Having a blog, a Twitter account, even a Facebook… these things are not just about giving you a place to talk about mundane and trivial stuff that no one else interested in… they are in fact building your “personal brand”, as the marketers would say.  You can say that’s pretentious and that you want no part of it, but the fact is that the online persona and online presence you develop by creating this digital footprint is playing an increasingly important role in defining who you are (or at least who you appear to be).

Unfortunately, NOT having an online presence says a lot about you too.  If I was staffing a school where a passion for education was valued, I would be very dubious about employing someone who could not show any evidence of an online presence.  If I couldn’t find any record of them being part of online communities, being involved in online projects, contributing to the global conversation about education, I’d be extremely doubtful about whether they were the right people for the kind of school I wanted to staff.

This is one of the reasons why we need to not block kids from accessing network resources… The question is not whether they will have a digital footprint…  they will.  The question is whether it will say positive things about them or whether it will portray them in a negative way.  We have a unique opportunity to provide our students with a digital footprint that says wonderful things about who they are, what they can do and where their passions lie, but unless we actively teach them how to make it positive it may not be the case.

And if we don’t actively understand and engage with that process ourselves, we will most likely do a pretty ordinary job of helping our students do it right.

The Buzz on Buzzword

Every so often I stumble across a new piece of software that just does its thing exceptionally well. In a world too full of very ordinary software products, its nice to find one occasionally that just does its job very well, with a feature set that has all the stuff you want and is not cluttered up with stuff you don’t, and perhaps most importantly, an interface that is intuitive and clean so that it can be used without any real learning curve. Voicethread is a great example of such an interface.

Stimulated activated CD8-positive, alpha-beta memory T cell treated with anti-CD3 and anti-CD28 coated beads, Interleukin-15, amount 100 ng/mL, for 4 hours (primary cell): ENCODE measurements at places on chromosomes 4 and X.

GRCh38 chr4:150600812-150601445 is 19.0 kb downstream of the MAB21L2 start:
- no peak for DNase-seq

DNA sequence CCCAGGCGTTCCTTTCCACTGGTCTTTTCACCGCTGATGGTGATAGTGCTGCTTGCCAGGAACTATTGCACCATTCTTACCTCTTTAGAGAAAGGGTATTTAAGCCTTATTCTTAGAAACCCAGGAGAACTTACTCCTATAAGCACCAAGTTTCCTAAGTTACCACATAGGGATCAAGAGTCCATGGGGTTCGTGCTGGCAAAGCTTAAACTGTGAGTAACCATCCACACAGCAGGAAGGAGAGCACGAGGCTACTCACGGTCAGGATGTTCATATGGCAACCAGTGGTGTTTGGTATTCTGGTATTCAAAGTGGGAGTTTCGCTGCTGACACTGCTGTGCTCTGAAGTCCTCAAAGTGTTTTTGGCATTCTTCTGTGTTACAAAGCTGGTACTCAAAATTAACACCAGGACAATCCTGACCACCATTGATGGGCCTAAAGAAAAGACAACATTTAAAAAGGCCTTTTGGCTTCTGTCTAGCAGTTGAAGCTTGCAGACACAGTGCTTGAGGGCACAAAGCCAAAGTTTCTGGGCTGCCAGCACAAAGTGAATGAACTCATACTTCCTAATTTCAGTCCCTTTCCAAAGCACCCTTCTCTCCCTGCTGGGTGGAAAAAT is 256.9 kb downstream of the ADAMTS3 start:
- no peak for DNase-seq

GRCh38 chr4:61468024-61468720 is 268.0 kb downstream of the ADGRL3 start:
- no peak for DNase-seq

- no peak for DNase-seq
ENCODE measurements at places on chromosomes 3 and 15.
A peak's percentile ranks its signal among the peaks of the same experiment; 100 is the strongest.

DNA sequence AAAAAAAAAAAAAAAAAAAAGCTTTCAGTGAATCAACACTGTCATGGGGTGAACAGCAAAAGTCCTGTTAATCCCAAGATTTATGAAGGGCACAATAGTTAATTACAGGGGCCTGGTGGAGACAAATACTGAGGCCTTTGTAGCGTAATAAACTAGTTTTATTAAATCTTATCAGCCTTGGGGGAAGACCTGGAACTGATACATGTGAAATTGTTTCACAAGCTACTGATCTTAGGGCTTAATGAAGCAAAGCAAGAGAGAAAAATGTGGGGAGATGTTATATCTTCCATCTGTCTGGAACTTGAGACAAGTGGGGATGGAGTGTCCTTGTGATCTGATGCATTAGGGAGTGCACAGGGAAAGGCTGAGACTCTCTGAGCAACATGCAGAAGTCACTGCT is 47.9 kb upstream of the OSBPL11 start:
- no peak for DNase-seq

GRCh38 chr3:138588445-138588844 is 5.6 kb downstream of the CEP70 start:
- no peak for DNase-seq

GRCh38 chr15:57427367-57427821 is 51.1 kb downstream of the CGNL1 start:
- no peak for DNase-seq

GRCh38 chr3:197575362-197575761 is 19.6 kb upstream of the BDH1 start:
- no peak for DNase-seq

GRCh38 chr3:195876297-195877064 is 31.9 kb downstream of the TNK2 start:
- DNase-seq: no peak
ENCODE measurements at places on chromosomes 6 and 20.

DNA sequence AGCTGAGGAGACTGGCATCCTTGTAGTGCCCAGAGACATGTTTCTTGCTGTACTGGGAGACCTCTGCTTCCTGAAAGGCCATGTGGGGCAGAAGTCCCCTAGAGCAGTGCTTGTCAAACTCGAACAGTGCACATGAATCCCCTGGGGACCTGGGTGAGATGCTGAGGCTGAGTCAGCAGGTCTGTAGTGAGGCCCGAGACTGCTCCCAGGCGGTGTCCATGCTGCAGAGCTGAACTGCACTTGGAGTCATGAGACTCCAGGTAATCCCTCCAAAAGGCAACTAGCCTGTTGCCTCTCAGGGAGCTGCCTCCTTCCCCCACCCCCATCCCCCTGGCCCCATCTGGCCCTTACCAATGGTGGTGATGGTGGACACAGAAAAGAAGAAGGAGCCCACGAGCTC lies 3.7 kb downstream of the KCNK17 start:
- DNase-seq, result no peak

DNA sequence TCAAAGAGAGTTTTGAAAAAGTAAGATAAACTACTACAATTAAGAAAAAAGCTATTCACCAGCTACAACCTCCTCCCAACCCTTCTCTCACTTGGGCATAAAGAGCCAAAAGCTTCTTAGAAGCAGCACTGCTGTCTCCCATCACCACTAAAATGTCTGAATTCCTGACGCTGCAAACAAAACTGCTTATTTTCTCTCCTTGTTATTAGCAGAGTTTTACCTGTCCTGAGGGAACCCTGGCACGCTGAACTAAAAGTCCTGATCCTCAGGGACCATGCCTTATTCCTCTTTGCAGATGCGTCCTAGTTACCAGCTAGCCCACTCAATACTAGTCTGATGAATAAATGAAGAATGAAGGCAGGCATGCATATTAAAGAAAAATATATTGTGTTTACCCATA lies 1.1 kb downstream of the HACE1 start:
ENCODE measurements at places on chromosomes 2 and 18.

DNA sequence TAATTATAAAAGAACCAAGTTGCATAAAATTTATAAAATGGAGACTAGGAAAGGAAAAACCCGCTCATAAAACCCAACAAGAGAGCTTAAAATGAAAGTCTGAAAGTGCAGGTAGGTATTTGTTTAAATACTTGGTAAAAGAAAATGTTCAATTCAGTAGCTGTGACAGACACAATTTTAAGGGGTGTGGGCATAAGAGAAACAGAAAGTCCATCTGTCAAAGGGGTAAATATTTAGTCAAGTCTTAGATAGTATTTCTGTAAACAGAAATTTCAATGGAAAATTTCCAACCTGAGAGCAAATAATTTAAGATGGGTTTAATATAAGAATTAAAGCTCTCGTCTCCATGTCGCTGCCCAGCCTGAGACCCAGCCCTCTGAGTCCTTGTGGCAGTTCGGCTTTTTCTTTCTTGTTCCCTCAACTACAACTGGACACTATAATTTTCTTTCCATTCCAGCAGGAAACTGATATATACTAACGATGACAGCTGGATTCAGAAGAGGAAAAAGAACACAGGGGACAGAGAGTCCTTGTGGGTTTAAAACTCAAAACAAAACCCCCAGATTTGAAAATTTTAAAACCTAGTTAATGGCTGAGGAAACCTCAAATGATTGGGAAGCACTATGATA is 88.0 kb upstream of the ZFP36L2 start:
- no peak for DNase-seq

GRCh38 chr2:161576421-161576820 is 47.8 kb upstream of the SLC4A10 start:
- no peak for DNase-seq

It’s really exciting to see so many of these well crafted apps starting to appear on the Internet as web apps, sometimes called Rich Internet Applications or RIAs. RIAs, when done well, can give the impression of behaving like a desktop app but with all the added advantages of being in the cloud… advantages such as ubiquitous access, remote storage of data and the ability to collaborate across time and place. Google Docs uses this model and is a fine way to create online documents that can be shared for collaborative purposes.

The problem with Google Docs (at least as far as word processing is concerned) is that from an interface point of view, it’s not the prettiest way to interact with your words. It’s certainly not a true WYSIWYG interface, so that when you add tables and graphics to the document you really have no idea what it will look like when printed. I find Google Docs a hugely convenient way to work with documents that need to be accessed from anywhere or need to be shared with others, but because it is essentially a HTML based writing space, I do sometimes lament the way it handles the niceties of layout and page design.